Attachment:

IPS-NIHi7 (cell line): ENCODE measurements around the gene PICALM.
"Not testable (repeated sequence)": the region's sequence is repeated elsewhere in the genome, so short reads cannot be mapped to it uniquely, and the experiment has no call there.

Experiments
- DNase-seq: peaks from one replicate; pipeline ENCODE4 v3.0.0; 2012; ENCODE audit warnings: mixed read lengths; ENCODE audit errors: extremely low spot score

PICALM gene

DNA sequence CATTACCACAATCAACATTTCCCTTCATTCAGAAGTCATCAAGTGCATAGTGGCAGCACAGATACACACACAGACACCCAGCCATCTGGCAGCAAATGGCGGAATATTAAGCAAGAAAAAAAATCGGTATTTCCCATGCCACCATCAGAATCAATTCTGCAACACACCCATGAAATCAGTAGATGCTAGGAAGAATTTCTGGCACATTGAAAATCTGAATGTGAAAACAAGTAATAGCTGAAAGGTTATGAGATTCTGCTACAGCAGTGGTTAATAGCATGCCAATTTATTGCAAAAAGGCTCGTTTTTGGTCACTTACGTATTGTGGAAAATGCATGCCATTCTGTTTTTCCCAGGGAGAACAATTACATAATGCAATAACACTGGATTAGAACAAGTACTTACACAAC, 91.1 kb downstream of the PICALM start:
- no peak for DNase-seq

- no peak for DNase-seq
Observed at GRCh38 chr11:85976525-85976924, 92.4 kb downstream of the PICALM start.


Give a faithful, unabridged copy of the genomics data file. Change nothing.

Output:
IPS-NIHi7 (cell line): ENCODE measurements around the gene PICALM.
"Not testable (repeated sequence)": the region's sequence is repeated elsewhere in the genome, so short reads cannot be mapped to it uniquely, and the experiment has no call there.

Experiments
- DNase-seq: peaks from one replicate; pipeline ENCODE4 v3.0.0; 2012; ENCODE audit warnings: mixed read lengths; ENCODE audit errors: extremely low spot score

PICALM gene

DNA sequence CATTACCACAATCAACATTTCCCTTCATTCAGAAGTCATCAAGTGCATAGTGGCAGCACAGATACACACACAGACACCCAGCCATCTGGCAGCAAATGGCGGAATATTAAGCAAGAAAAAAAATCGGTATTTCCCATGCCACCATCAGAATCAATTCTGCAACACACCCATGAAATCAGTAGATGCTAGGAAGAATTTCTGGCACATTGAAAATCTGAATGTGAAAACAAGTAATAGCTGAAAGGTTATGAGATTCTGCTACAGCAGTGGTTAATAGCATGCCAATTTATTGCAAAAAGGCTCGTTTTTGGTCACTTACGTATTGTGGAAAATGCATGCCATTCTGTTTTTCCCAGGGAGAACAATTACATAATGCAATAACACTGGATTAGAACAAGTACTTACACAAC, 91.1 kb downstream of the PICALM start:
- no peak for DNase-seq

- no peak for DNase-seq
Observed at GRCh38 chr11:85976525-85976924, 92.4 kb downstream of the PICALM start.